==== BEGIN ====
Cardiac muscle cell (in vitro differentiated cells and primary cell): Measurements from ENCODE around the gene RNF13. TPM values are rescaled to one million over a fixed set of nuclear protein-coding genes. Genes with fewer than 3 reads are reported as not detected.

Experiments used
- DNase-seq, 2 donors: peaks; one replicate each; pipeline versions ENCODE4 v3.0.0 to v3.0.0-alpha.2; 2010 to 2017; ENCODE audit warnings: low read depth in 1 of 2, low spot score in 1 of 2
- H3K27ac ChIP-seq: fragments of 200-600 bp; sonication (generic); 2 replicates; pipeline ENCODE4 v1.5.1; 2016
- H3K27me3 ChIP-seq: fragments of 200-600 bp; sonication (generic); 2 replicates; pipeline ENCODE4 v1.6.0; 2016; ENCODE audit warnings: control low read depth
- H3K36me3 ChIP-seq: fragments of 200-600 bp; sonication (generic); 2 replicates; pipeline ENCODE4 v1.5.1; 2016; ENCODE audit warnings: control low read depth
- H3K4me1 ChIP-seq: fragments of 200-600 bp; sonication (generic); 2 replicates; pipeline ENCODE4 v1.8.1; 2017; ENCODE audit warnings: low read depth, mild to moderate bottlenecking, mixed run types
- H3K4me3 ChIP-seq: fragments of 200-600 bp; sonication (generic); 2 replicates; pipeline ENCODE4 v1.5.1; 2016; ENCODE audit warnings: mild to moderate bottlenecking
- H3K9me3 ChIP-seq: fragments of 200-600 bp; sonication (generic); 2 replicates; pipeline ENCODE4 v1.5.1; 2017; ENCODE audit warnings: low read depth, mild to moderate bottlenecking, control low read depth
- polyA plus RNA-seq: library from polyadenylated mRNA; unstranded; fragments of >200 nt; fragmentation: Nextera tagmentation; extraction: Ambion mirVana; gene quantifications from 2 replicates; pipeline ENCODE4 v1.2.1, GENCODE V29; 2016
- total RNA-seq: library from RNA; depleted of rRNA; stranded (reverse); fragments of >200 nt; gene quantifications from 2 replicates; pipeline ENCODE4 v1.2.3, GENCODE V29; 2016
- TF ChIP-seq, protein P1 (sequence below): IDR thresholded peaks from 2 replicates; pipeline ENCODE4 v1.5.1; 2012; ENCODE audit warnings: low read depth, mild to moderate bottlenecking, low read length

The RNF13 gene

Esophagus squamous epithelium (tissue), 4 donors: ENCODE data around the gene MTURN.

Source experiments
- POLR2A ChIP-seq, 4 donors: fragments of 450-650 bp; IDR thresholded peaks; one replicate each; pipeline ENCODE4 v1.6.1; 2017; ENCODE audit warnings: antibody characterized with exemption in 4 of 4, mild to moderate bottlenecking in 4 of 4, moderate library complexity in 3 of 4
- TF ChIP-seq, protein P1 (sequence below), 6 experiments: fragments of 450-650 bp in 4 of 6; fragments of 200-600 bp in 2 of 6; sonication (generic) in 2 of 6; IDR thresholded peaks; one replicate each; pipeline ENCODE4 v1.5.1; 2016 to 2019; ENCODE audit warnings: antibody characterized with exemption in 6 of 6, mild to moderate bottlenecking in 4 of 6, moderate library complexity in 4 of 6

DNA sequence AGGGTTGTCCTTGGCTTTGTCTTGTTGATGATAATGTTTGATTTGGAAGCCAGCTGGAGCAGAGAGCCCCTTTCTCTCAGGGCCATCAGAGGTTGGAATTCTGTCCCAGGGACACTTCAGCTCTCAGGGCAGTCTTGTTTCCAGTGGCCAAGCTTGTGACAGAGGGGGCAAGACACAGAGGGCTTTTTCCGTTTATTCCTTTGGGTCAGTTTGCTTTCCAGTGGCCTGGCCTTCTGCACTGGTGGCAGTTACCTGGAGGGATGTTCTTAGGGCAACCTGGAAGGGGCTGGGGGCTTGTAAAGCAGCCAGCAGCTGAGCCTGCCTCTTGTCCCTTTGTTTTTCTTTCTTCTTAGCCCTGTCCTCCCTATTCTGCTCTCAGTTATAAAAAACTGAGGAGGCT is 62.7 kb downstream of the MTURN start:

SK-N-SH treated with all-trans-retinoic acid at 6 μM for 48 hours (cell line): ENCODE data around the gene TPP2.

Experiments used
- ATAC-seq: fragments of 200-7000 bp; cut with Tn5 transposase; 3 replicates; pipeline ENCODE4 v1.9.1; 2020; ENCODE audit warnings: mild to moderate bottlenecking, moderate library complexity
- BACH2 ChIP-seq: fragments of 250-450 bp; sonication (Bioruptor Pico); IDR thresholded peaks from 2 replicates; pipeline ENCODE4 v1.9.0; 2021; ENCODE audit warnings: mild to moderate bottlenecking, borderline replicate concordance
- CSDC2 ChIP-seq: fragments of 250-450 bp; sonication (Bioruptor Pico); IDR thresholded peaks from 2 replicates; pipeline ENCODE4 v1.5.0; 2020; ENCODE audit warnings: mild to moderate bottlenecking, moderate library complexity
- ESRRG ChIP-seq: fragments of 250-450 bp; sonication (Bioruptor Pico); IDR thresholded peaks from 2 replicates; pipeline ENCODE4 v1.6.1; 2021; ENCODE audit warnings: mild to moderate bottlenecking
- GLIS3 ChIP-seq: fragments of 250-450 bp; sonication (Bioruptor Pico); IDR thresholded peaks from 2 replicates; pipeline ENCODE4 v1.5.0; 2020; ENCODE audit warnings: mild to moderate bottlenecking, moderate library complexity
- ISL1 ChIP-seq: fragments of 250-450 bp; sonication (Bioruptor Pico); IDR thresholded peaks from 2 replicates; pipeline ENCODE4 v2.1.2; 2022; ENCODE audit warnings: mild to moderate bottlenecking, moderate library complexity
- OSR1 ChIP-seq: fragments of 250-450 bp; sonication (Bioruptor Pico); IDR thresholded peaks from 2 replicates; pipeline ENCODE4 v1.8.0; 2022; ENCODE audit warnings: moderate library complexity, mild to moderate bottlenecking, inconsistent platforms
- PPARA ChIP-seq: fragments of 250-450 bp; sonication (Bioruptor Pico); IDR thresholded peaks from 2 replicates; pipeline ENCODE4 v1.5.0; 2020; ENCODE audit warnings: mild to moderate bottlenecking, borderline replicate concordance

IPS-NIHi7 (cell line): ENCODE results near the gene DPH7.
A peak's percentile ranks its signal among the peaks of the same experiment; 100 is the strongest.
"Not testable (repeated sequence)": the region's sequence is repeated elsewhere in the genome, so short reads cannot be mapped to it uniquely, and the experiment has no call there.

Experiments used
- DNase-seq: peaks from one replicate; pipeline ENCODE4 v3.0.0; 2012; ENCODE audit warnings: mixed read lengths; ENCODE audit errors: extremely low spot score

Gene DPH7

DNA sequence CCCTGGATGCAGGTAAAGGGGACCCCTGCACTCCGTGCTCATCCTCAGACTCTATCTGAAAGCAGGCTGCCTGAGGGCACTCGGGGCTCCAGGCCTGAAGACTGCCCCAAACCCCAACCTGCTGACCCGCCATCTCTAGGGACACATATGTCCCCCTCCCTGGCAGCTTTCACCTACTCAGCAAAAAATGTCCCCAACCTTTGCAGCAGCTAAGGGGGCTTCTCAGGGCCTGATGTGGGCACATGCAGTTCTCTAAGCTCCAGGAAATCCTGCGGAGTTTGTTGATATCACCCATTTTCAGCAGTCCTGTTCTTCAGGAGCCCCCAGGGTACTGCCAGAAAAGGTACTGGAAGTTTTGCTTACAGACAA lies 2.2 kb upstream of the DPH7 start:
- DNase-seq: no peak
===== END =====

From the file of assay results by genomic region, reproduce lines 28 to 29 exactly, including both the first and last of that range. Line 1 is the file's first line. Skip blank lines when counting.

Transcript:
- PPARA ChIP-seq: fragments of 250-450 bp; sonication (Bioruptor Pico); IDR thresholded peaks from 2 replicates; pipeline ENCODE4 v1.5.0; 2020; ENCODE audit warnings: mild to moderate bottlenecking, borderline replicate concordance

IPS-NIHi7 (cell line): ENCODE results near the gene DPH7.